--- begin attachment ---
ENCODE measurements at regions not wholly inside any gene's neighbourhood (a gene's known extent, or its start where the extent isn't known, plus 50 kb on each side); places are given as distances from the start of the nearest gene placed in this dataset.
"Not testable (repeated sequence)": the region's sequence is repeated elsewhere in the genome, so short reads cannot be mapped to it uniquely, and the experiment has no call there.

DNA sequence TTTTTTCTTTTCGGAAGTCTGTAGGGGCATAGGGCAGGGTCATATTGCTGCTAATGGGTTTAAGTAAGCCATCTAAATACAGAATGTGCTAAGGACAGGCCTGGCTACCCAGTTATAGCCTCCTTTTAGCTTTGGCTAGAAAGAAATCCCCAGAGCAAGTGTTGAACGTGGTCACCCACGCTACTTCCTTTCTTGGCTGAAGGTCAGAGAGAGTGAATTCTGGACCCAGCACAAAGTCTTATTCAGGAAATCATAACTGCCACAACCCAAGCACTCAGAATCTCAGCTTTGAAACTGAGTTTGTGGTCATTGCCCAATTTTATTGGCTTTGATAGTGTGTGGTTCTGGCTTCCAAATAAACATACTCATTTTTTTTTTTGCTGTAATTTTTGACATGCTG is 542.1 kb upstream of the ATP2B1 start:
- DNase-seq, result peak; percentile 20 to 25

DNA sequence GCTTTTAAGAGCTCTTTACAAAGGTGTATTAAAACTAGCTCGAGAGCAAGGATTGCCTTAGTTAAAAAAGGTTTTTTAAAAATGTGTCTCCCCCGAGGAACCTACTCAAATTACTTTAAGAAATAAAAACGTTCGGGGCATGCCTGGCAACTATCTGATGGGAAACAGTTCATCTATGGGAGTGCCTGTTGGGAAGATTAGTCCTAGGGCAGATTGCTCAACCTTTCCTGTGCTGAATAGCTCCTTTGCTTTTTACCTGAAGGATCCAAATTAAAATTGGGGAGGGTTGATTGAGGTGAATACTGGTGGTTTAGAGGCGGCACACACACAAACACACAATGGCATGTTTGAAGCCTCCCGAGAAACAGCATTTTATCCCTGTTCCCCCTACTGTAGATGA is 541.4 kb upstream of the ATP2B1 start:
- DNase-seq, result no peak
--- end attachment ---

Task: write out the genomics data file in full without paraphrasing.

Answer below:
ENCODE measurements at regions not wholly inside any gene's neighbourhood (a gene's known extent, or its start where the extent isn't known, plus 50 kb on each side); places are given as distances from the start of the nearest gene placed in this dataset.
"Not testable (repeated sequence)": the region's sequence is repeated elsewhere in the genome, so short reads cannot be mapped to it uniquely, and the experiment has no call there.

DNA sequence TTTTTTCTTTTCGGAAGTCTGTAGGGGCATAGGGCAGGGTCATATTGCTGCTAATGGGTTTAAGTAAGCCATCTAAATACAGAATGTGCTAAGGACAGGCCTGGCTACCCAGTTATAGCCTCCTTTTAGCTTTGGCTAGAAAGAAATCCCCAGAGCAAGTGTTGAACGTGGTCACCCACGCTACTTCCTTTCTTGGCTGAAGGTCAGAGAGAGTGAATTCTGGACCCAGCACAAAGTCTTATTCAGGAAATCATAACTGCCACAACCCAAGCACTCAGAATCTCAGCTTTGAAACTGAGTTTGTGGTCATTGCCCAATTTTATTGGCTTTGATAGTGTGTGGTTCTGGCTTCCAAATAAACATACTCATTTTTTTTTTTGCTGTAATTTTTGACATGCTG is 542.1 kb upstream of the ATP2B1 start:
- DNase-seq, result peak; percentile 20 to 25

DNA sequence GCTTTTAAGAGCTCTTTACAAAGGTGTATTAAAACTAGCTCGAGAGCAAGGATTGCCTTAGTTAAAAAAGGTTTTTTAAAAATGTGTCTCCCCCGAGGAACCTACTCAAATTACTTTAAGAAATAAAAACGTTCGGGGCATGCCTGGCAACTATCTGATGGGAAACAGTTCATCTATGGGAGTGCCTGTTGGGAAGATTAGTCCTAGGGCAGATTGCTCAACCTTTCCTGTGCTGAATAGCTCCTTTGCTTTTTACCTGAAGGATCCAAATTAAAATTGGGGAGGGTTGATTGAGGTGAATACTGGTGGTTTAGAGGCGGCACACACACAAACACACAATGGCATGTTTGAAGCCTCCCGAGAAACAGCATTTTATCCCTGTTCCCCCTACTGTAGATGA is 541.4 kb upstream of the ATP2B1 start:
- DNase-seq, result no peak